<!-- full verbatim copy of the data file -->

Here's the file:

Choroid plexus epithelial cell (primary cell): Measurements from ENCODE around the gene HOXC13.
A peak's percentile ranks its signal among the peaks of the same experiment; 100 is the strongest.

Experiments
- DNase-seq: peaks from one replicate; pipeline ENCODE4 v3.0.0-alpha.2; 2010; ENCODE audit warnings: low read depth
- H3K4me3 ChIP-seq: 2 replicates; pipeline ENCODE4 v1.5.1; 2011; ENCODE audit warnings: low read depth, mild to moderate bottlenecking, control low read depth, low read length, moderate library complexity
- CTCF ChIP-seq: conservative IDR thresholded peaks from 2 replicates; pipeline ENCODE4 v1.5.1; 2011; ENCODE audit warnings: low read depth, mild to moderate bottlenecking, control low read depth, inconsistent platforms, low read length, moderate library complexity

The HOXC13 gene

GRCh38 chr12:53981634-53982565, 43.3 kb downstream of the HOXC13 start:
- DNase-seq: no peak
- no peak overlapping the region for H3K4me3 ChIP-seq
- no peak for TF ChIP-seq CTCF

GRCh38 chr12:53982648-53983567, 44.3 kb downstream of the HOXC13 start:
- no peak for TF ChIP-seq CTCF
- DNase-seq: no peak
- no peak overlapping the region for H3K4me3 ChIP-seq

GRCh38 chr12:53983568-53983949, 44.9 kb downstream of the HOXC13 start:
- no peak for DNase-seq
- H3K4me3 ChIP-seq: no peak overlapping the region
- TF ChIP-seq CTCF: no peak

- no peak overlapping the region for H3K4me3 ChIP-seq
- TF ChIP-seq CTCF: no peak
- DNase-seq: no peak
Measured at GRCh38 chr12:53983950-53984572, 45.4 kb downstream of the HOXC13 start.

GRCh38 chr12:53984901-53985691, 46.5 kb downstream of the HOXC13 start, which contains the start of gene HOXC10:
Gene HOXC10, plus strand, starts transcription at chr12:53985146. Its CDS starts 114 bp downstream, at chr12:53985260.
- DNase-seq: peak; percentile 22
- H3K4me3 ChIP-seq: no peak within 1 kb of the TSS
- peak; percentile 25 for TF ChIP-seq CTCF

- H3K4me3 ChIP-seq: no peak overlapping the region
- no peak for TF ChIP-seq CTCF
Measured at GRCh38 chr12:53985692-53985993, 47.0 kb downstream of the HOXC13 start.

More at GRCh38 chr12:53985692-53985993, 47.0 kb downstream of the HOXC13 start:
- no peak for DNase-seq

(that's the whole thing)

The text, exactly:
Choroid plexus epithelial cell (primary cell): Measurements from ENCODE around the gene HOXC13.
A peak's percentile ranks its signal among the peaks of the same experiment; 100 is the strongest.

Experiments
- DNase-seq: peaks from one replicate; pipeline ENCODE4 v3.0.0-alpha.2; 2010; ENCODE audit warnings: low read depth
- H3K4me3 ChIP-seq: 2 replicates; pipeline ENCODE4 v1.5.1; 2011; ENCODE audit warnings: low read depth, mild to moderate bottlenecking, control low read depth, low read length, moderate library complexity
- CTCF ChIP-seq: conservative IDR thresholded peaks from 2 replicates; pipeline ENCODE4 v1.5.1; 2011; ENCODE audit warnings: low read depth, mild to moderate bottlenecking, control low read depth, inconsistent platforms, low read length, moderate library complexity

The HOXC13 gene

GRCh38 chr12:53981634-53982565, 43.3 kb downstream of the HOXC13 start:
- DNase-seq: no peak
- no peak overlapping the region for H3K4me3 ChIP-seq
- no peak for TF ChIP-seq CTCF

GRCh38 chr12:53982648-53983567, 44.3 kb downstream of the HOXC13 start:
- no peak for TF ChIP-seq CTCF
- DNase-seq: no peak
- no peak overlapping the region for H3K4me3 ChIP-seq

GRCh38 chr12:53983568-53983949, 44.9 kb downstream of the HOXC13 start:
- no peak for DNase-seq
- H3K4me3 ChIP-seq: no peak overlapping the region
- TF ChIP-seq CTCF: no peak

- no peak overlapping the region for H3K4me3 ChIP-seq
- TF ChIP-seq CTCF: no peak
- DNase-seq: no peak
Measured at GRCh38 chr12:53983950-53984572, 45.4 kb downstream of the HOXC13 start.

GRCh38 chr12:53984901-53985691, 46.5 kb downstream of the HOXC13 start, which contains the start of gene HOXC10:
Gene HOXC10, plus strand, starts transcription at chr12:53985146. Its CDS starts 114 bp downstream, at chr12:53985260.
- DNase-seq: peak; percentile 22
- H3K4me3 ChIP-seq: no peak within 1 kb of the TSS
- peak; percentile 25 for TF ChIP-seq CTCF

- H3K4me3 ChIP-seq: no peak overlapping the region
- no peak for TF ChIP-seq CTCF
Measured at GRCh38 chr12:53985692-53985993, 47.0 kb downstream of the HOXC13 start.

More at GRCh38 chr12:53985692-53985993, 47.0 kb downstream of the HOXC13 start:
- no peak for DNase-seq